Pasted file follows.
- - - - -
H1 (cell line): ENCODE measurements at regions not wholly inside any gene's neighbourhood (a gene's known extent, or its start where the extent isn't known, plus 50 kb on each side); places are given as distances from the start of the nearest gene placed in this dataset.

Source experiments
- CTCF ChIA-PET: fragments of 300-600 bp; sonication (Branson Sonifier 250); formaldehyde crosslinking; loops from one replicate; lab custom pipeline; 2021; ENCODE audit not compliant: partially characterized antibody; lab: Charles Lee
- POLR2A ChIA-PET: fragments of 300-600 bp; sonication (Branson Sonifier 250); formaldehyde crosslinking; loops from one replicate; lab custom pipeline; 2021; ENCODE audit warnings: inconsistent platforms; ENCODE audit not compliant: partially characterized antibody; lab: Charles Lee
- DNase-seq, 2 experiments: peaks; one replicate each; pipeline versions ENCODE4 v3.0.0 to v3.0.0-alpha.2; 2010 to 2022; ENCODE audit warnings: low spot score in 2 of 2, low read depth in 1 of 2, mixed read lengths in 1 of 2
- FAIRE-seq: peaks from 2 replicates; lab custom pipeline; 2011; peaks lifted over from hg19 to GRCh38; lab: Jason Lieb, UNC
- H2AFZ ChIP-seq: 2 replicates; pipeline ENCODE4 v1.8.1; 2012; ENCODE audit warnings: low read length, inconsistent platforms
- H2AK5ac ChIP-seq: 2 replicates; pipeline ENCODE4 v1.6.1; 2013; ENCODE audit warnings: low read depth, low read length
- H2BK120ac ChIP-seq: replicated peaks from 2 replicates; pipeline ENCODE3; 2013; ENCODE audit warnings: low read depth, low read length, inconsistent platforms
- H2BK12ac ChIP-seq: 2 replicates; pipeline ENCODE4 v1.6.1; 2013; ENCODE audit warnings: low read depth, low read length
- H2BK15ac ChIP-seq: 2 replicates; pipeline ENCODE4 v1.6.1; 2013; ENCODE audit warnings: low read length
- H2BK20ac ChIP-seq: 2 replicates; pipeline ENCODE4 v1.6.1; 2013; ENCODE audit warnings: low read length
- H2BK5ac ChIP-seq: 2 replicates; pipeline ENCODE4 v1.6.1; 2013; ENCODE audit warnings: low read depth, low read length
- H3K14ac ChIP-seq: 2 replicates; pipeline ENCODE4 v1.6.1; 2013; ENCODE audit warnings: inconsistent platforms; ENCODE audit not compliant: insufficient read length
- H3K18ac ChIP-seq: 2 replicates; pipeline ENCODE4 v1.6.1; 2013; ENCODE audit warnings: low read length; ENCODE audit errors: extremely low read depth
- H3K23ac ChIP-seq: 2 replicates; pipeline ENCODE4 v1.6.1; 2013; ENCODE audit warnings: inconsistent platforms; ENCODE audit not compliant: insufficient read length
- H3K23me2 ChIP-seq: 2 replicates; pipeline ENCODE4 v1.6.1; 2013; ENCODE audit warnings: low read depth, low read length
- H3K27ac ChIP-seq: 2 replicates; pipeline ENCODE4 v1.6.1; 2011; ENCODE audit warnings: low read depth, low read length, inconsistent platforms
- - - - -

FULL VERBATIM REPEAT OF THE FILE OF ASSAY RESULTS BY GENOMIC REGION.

H1 (cell line): ENCODE measurements at regions not wholly inside any gene's neighbourhood (a gene's known extent, or its start where the extent isn't known, plus 50 kb on each side); places are given as distances from the start of the nearest gene placed in this dataset.

Source experiments
- CTCF ChIA-PET: fragments of 300-600 bp; sonication (Branson Sonifier 250); formaldehyde crosslinking; loops from one replicate; lab custom pipeline; 2021; ENCODE audit not compliant: partially characterized antibody; lab: Charles Lee
- POLR2A ChIA-PET: fragments of 300-600 bp; sonication (Branson Sonifier 250); formaldehyde crosslinking; loops from one replicate; lab custom pipeline; 2021; ENCODE audit warnings: inconsistent platforms; ENCODE audit not compliant: partially characterized antibody; lab: Charles Lee
- DNase-seq, 2 experiments: peaks; one replicate each; pipeline versions ENCODE4 v3.0.0 to v3.0.0-alpha.2; 2010 to 2022; ENCODE audit warnings: low spot score in 2 of 2, low read depth in 1 of 2, mixed read lengths in 1 of 2
- FAIRE-seq: peaks from 2 replicates; lab custom pipeline; 2011; peaks lifted over from hg19 to GRCh38; lab: Jason Lieb, UNC
- H2AFZ ChIP-seq: 2 replicates; pipeline ENCODE4 v1.8.1; 2012; ENCODE audit warnings: low read length, inconsistent platforms
- H2AK5ac ChIP-seq: 2 replicates; pipeline ENCODE4 v1.6.1; 2013; ENCODE audit warnings: low read depth, low read length
- H2BK120ac ChIP-seq: replicated peaks from 2 replicates; pipeline ENCODE3; 2013; ENCODE audit warnings: low read depth, low read length, inconsistent platforms
- H2BK12ac ChIP-seq: 2 replicates; pipeline ENCODE4 v1.6.1; 2013; ENCODE audit warnings: low read depth, low read length
- H2BK15ac ChIP-seq: 2 replicates; pipeline ENCODE4 v1.6.1; 2013; ENCODE audit warnings: low read length
- H2BK20ac ChIP-seq: 2 replicates; pipeline ENCODE4 v1.6.1; 2013; ENCODE audit warnings: low read length
- H2BK5ac ChIP-seq: 2 replicates; pipeline ENCODE4 v1.6.1; 2013; ENCODE audit warnings: low read depth, low read length
- H3K14ac ChIP-seq: 2 replicates; pipeline ENCODE4 v1.6.1; 2013; ENCODE audit warnings: inconsistent platforms; ENCODE audit not compliant: insufficient read length
- H3K18ac ChIP-seq: 2 replicates; pipeline ENCODE4 v1.6.1; 2013; ENCODE audit warnings: low read length; ENCODE audit errors: extremely low read depth
- H3K23ac ChIP-seq: 2 replicates; pipeline ENCODE4 v1.6.1; 2013; ENCODE audit warnings: inconsistent platforms; ENCODE audit not compliant: insufficient read length
- H3K23me2 ChIP-seq: 2 replicates; pipeline ENCODE4 v1.6.1; 2013; ENCODE audit warnings: low read depth, low read length
- H3K27ac ChIP-seq: 2 replicates; pipeline ENCODE4 v1.6.1; 2011; ENCODE audit warnings: low read depth, low read length, inconsistent platforms